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The racialization of Basque: a result of language revitalization A well-known Basque poet once wrote Euskara da euskaldun egiten gaituena,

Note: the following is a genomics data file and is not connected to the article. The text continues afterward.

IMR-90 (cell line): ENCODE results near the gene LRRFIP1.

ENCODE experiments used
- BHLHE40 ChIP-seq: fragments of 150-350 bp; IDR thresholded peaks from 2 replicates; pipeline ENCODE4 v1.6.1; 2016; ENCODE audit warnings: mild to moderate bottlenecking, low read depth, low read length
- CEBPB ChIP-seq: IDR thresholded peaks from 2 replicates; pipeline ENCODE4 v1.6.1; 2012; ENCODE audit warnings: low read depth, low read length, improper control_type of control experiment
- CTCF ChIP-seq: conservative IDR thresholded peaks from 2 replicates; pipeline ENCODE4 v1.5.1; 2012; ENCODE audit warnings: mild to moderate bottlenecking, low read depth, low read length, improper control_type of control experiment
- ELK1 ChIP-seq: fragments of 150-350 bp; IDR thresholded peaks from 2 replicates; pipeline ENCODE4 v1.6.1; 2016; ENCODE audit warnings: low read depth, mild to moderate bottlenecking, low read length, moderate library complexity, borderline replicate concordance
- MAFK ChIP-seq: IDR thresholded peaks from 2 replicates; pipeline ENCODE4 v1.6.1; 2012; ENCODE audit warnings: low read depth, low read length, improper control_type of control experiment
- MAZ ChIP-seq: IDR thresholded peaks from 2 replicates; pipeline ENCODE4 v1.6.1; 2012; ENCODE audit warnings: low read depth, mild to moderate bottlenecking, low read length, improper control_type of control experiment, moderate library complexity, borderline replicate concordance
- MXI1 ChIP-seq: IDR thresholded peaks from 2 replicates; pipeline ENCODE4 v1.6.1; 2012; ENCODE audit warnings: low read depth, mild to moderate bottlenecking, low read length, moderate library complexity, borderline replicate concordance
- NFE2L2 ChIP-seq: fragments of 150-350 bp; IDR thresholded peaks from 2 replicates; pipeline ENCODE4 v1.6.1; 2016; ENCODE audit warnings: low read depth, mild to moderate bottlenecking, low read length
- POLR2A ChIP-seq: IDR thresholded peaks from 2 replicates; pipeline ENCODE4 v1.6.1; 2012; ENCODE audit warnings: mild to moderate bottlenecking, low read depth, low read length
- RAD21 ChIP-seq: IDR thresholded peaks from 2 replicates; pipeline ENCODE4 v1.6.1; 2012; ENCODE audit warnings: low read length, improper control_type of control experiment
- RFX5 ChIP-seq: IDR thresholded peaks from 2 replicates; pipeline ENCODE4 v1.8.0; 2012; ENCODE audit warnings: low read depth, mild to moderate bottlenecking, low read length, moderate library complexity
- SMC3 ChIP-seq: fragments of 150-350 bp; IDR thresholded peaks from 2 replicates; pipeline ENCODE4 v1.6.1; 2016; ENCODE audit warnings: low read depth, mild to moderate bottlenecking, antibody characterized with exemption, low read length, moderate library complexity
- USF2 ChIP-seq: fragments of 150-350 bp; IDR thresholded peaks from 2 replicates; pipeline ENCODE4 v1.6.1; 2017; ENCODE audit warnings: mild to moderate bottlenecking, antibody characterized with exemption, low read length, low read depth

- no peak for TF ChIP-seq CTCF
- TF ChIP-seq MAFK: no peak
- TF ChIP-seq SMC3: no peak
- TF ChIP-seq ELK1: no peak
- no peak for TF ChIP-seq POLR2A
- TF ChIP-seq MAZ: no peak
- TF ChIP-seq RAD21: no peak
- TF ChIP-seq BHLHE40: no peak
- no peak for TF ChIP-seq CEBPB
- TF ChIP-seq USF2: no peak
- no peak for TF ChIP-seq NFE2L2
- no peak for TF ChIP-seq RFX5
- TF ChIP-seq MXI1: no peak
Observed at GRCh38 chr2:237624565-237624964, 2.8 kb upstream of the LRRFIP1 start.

(it is Basque that makes us Basque). This link between language and identity is not uncommon in situations of language contact and ethnic struggle (Nelde 1987; Azurmendi et. al. 2008; Edwards 2009; Ammon 2010). The symbolic value la Bourdieu (1991) that has been attached to the Basque language and ethnic origin began with Sabino Aranas nationalistic ideology in the late 1800s, when ethnic origin was defined as the members racial ancestry. Following Bloommaerts (2005) work, i.e. understanding the linguistic power that has been carried out through time and space in the Basque region, I present evidence and argue that the Basque identity has been reshaped into a linguistic Basque identity (and not ethnic, nor racial), imbued with nationalistic ideological connotations, in reaction towards the creation and implementation of the Standard variety. After Francos dictatorship, Basque became a co-official, standardized variety that was implemented in administration, media, and education, and, which has resulted in one of the most successful revitalization processes of minority languages in Europe (Eusko Jaurlaritza 2008; Hualde & Zuazo 2007; Azkarate 2012). Consequently, knowledge of the language has increased in the Basque Autonomous Community (BAC), although according to the European Charter for Regional Languages, the use still remains unguaranteed. The present paper seeks to explore the co-presence of these ideologies in the region as a way to understand why the use of Basque is still unstable, a topic that remains taboo in todays BAC. We further explore the consequences of this reshaped national identity, by a discourse analysis following Irvine & Gals Model of Semiotic Processes. The data comes from a metalinguistic discussion with 8 bilinguals (of diverse social origins) of a regional dialect, in which participants expressed attitudes toward (1) Basque identity, (2) polluted Basque linguistic variables, and (3) language choices that Basques make. A qualitative analysis shows that Erasure (of the Basque identity) occurs in the process of code-switches into Spanish to establish power, while, at the same time, personal pronouns we and they are used to refer to different members of the Basque society, leading to a fractal recursivity. This second process is more strongly emphasized when mocking the Spanish-accented Basque, i.e. iconizing Spanishthese words into unauthentic identity, adhering it to the speech of a denaturalized member of the Basque society. The present analysis builds upon theoretical and methodological implications. First, it argues that the recreation of ideologically driven linguistic power cannot be understood without considering its historiography. In BAC, the symbolic value of an ethnic past is being adhered to the home language variety, resulting into what I call racialization of regional dialects in response to the implementation of Batua (hegemonic variety of Basque). Second, by means of models of linguistic ideology and identity (cf. Irvine & Gal 2000; Bucholtz & Hall 2004), it is argued that minority language quantitative studies that gauge language-planning efforts can benefit from ideological studies that affect language use by adding a qualitative analysis to survey results. (500 words)

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